Yesterday I had a conversation with the tech rep at a big company who does anodizing. Maybe the biggest company in the Houston area. We talked about the processes they use, and then I asked about the price of anodizing parts for us. His response was a price that is probably 10X the cost of what we do at the factory when we prep and paint/primer aluminum.

              As they say in Mexico (lots of sayings) - "the soup was more expensive than the meatballs". So I appreciate all the help some of you have given. But it looks like Anodizing is not in our future after all. And when you read the literature, it talks about anodizing being especially corrosion resistant for 10 years. The life of the good epoxy primer we use is much longer.

              As far as anodizing creating problems with the metal - it is a little hard to believe since the process has been used for so long in aerospace applications. But that is neither here nor there for us since we will not be doing it. If this project we are investigating turns out to be something we actually do, I will inform you about it. Until then, we are just checking out some ideas. Mark


              • #12
                I found this on the web---- I think I will alodyne the ribs but NOT the spar parts. My feeling is that the ribs will be under more indirect stress as compared to the spars. But maybe I shouldnt
                alodyne any of it....... I AM using water based epoxy over the alodyne now. As far as I know there is NO fatigue penalty for an epoxy coating- as it is not harder than the material underneath.

                I believe I have read that the cessna bird dogs- since they were a military product-- were chromate primed throughout--- and even now the owners claim that the oregional planes dont
                have any corrosion problems. And- I would hope that current chromates are maybe better than to 1960's solvent based chromates. (any opinions here? )
                But I dont know -- since many "eco-friendly" products aernt as good as the older counterparts in performance.

                here is the link ;;;;;


                There is another one at the same place but I havnt read it yet.....

                Last edited by fairchild; 03-16-2019, 09:26 PM.


                • #13
                  Alodine and Anodizing are completely different processes.

                  Alodine is a conversion coat; the Aluminum is etched to remove the outer layer of aluminum oxide and then it is "reacted" to convert the newly formed outer layer to something with better corrosion resistance and that is also better bonding to a primer. The Iridescent gold color we are used to is from Hexavalent Chromium. This is on the list of "banned" metals in EU countries(look up RoHS, same rule that removed lead from solder in electronics) so is now only used in the US and for "Military grade" exceptions in Europe.

                  "Clear chem film" took the place of the chromium based conversion coat process. IIRC, it is Phosphate based. Note, as the name implies, the surface looks unchanged.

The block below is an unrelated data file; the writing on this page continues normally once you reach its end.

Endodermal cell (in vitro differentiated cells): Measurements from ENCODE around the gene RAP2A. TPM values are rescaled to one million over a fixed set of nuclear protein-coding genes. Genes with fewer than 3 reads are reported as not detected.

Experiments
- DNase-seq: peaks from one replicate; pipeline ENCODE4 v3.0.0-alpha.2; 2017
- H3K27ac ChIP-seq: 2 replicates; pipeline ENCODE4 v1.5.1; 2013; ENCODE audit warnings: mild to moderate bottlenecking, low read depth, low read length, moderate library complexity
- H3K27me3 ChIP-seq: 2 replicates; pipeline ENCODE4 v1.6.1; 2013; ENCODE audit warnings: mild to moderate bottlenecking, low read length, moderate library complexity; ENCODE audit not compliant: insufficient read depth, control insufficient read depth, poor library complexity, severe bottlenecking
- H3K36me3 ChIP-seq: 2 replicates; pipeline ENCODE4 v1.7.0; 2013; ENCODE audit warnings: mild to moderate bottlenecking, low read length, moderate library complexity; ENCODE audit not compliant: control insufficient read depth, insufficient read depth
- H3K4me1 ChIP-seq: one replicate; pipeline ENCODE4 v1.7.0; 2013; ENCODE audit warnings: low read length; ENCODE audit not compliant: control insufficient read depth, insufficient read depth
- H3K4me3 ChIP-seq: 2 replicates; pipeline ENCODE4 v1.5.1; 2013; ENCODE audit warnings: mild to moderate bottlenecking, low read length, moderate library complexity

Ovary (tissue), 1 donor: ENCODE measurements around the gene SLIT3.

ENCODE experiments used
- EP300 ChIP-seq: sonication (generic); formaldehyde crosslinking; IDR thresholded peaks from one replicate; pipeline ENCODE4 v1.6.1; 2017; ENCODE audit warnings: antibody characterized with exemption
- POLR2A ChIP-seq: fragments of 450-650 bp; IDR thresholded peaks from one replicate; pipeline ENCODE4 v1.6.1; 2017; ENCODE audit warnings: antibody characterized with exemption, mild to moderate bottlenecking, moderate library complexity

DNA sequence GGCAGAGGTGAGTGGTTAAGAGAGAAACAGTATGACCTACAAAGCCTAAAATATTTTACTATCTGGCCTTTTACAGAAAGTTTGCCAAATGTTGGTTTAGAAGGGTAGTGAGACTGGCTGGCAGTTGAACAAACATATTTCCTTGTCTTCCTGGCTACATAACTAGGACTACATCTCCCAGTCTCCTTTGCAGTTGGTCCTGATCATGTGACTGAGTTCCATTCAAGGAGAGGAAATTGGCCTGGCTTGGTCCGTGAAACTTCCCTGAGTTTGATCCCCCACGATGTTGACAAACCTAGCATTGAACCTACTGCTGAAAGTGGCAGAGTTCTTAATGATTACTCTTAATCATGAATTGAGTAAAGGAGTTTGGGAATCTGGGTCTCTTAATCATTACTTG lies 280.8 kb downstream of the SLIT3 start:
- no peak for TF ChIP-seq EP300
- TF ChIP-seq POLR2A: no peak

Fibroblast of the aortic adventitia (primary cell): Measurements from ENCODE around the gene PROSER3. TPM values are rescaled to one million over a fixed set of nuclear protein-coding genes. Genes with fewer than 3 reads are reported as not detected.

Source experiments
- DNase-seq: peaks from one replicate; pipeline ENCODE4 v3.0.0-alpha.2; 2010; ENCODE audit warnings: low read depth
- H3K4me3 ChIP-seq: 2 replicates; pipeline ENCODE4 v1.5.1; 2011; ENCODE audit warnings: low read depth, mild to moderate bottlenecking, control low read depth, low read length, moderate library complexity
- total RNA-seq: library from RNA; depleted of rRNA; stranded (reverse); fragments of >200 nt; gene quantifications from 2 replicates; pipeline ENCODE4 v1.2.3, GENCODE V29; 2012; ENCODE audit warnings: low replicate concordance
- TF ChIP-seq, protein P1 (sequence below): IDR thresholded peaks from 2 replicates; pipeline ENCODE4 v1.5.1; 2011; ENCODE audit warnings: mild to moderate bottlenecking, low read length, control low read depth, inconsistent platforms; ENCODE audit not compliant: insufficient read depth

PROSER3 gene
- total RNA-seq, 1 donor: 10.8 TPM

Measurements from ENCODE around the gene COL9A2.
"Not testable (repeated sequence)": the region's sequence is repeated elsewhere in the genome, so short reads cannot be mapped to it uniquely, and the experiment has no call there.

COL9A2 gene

Anodizing is an electrolytic process that increases the thickness of the protective outer layer of aluminum oxide. It also can change the property of the Aluminum itself and is what caused the issue for the helicopter in the article previously linked.

                  Alodining parts at home(eve large ones) is pretty straightforward and I have never heard of the process causing issues further down the road.

                  Anodizing even small parts at home take a bit more effort and I have heard of cracking issues as a result of the process.


                  • #14
                    Yes I suppose the processes are completely different and -- I guess yield a product different in degree--- but what they appear to have in common is that they are both
                    much harder (and more inert) than the base---- but as they are mechanically "one" with the base--- a crack can easily form in the much harder coating --- (maybe with
                    relatively little cause because of it much greater hardness) and because the surfaces are attached--- the crack in the coating ... when it reaches the surface of the base material--- it generates the beginnings of a crack there where there wouldnt have otherwise been one. I guess it would be the equivalent of a sharp scratch on your part.
                    That would seem to kind of open up an opportunity for the crack to slowly spread - IF- the stress is high enough there.

                    It appears that the problem grows rapidly as the coating thickness increases. Sounds like thats why the much thinner alodyne fares much better than regular anodising.
                    But that last article seems to indicate that even alodyne can reduce fatigue life by as much as 10 %. I am thinking that if I am epoxy priming over top of it anyway---
                    I might not ge gaining much corrosion protection and loosing 10% fatigue life.

                    Im thinking on the main spars--- I may go to a traditional expoxy-chromate-solvent system instead of the water based. I think the water based will be fine everywhere else--
                    I have had some variation in coverage with the water based. I think the od school stuff will be harder and tougher and I can apply it more even.

                    The other reason I have been alodining -- the material I got had some scratches from where I bought it (in shearing) so I had to work them out-- most went through the clad-
                    so I felt obligated to alodine those. I will NOT order from there again. Next i will give spruce a try. Maybe get perfect material.